BASEBALL owners are swinging for the fences. By moving Thursday to impose a salary cap on striking players, team owners hope to win a booming victory in baseball's longest labor-management battle.
But going for the grand slam, owners may strike out instead:
* If players stay on strike, fans could find themselves watching green replacement players posing as Major Leaguers next spring. Whiff!
* Congressional leaders such as Sens. Orrin Hatch (R) of Utah and Daniel Patrick Moynihan (D) of New York are already talking about legislation early in January to end baseball club owner's 72-year exemption from antitrust laws. Owners have enjoyed unprecedented power to control players' salaries industry-wide, prevent the rise of rival leagues, while remaining partly shielded from player lawsuits. Come spring, disappointed fans or a broken players union would only add to the pressure on Congress to act. Whiff!
* A rival league is forming, as if to trumpet the point that current owners can't monopolize players or fans even with their antitrust exemption. Founders of the United Baseball League plan to announce several cities this month that will host teams. The Major League salary cap could help the new league attract professional players. Strike three!
If this scenario, or part of it, does cause the owners to lose their battle, it will not be the first time. Consistently over the past 25 years, Major League owners have taken hard-line positions in disputes with players, only to find themselves walking back to the dugout as a hollow thud echoes in the catcher's mitt.
The stakes are high this time. For fans, the impasse has caused the first season with no World Series since 1904, and now another year is threatened. To many, it looks like America's national pastime is self-destructing. In a sign that this could be America's hottest dispute, former President Jimmy Carter, the Babe Ruth of conflict resolution, has volunteered to help broker peace.
Owners claim that too many teams are losing money and the key to a remedy must be found in slowing the rapid growth in player salaries. Hence the cap on payrolls.
Since owners books are not truly open to the public or to the players union, how bad losses have been is uncertain. Many teams are profitable, but it is generally agreed that some teams based in smaller cities have challenges.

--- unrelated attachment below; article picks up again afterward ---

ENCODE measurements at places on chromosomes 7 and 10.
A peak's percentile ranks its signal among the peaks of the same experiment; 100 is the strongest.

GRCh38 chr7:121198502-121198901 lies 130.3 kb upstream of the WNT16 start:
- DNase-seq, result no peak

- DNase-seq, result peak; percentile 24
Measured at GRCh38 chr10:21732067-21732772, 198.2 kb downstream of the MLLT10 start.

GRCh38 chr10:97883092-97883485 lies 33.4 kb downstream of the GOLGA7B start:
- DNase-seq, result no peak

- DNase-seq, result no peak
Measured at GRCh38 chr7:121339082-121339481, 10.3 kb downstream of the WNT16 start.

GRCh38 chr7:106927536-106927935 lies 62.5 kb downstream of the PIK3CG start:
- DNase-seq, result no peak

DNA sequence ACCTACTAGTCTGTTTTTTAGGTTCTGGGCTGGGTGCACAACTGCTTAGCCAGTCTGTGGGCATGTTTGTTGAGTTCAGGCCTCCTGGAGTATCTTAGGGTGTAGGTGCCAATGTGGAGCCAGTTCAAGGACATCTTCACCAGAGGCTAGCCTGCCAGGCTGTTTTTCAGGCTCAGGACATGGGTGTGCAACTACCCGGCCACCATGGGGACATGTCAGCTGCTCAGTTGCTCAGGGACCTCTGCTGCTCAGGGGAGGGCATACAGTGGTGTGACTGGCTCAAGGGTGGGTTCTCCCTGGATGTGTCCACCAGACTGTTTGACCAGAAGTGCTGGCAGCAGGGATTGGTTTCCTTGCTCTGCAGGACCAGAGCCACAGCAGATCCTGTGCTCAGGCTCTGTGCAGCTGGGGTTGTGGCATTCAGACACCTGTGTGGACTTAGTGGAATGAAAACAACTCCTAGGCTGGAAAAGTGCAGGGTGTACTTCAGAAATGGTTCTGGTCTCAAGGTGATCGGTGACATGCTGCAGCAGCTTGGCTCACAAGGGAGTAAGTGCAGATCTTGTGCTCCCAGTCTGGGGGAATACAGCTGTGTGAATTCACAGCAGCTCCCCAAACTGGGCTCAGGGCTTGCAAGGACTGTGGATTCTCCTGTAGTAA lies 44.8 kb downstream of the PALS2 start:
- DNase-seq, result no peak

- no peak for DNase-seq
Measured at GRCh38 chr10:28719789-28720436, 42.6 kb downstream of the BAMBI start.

The San Diego Padres are a case in point. In keeping with their humble, monastic name, they have the lowest-paid squad in the game - payroll costs barely one-third of Detroit's or Atlanta's. According to League statistics, the Padres costs, including pensions, health-care, travel, as well as salaries, are half the Major League average of $40 million.
Under the new system being implemented by owners, teams would share more of their revenue, so the now-poor Padres would get more money to spend and the New York Yankees would have less. Team payrolls could still vary, but only within narrow limits from league averages. And the sport's total payroll would be capped: Player costs as a portion of league revenues would fall from 58 percent today to 50 percent in 1998.
Players, of course, don't like this last idea. They have been on strike since August to prevent it.
Their union plans to appeal to the National Labor Relations Board today, alleging owners failed to bargain in good faith. But whichever side wins the initial hearing, battles in court and at the negotiating table are likely to drag on.
For players, the bottom line is to hold on to the relatively free labor market they have enjoyed since 1976, when players were allowed to become ``free agents.'' Before that, they were essentially the property of one club, without the ability to put their services up for bids.
``The value of a franchise is who's playing for you,'' explains Christopher Cameron, a labor-law expert at the Southwestern University in Los Angeles. For this reason, he says, the sport is ripe for more player participation in ownership and management.
That is precisely the arrangement the United Baseball League hopes to have.
The league's business plan calls for players to reap 35 percent of profits and to work as partners with management. Cities, in return for financing stadiums, would be 15-percent profit partners (including sharing in capital gains when teams are sold).